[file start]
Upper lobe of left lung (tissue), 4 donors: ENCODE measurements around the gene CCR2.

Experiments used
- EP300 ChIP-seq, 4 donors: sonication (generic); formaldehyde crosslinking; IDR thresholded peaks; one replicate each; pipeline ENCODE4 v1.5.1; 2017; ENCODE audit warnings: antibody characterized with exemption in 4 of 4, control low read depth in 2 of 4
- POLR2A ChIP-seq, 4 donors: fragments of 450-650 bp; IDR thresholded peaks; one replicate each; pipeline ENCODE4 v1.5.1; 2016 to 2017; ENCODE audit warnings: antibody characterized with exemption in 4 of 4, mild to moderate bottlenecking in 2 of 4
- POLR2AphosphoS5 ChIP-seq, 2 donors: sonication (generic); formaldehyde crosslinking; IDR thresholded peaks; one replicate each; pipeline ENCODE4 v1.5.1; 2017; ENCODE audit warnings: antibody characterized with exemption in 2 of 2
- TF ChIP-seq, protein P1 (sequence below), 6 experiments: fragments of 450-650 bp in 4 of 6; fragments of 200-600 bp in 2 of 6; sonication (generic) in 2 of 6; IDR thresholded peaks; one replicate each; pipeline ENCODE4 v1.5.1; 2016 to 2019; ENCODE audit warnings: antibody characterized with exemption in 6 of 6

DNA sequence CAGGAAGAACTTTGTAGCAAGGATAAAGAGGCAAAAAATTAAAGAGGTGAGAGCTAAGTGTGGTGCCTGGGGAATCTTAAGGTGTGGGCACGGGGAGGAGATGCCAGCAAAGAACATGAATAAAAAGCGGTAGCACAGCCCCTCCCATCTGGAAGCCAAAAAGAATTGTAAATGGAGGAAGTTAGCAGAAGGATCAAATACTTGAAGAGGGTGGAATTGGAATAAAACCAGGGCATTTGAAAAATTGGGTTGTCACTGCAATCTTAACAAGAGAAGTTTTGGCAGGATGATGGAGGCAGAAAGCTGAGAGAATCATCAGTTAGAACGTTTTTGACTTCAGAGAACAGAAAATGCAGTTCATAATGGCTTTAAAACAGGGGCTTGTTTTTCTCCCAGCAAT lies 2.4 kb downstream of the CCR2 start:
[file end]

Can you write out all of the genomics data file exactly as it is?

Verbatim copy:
Upper lobe of left lung (tissue), 4 donors: ENCODE measurements around the gene CCR2.

Experiments used
- EP300 ChIP-seq, 4 donors: sonication (generic); formaldehyde crosslinking; IDR thresholded peaks; one replicate each; pipeline ENCODE4 v1.5.1; 2017; ENCODE audit warnings: antibody characterized with exemption in 4 of 4, control low read depth in 2 of 4
- POLR2A ChIP-seq, 4 donors: fragments of 450-650 bp; IDR thresholded peaks; one replicate each; pipeline ENCODE4 v1.5.1; 2016 to 2017; ENCODE audit warnings: antibody characterized with exemption in 4 of 4, mild to moderate bottlenecking in 2 of 4
- POLR2AphosphoS5 ChIP-seq, 2 donors: sonication (generic); formaldehyde crosslinking; IDR thresholded peaks; one replicate each; pipeline ENCODE4 v1.5.1; 2017; ENCODE audit warnings: antibody characterized with exemption in 2 of 2
- TF ChIP-seq, protein P1 (sequence below), 6 experiments: fragments of 450-650 bp in 4 of 6; fragments of 200-600 bp in 2 of 6; sonication (generic) in 2 of 6; IDR thresholded peaks; one replicate each; pipeline ENCODE4 v1.5.1; 2016 to 2019; ENCODE audit warnings: antibody characterized with exemption in 6 of 6

DNA sequence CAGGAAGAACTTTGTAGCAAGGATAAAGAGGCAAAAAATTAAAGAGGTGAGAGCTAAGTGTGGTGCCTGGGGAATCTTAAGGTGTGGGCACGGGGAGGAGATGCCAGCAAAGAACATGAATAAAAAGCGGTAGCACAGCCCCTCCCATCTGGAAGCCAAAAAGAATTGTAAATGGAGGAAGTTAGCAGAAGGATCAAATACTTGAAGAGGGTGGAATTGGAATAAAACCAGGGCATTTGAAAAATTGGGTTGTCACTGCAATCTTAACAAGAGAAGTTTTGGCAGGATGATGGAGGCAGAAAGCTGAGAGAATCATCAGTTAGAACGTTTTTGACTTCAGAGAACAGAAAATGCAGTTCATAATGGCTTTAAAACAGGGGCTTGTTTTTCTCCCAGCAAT lies 2.4 kb downstream of the CCR2 start: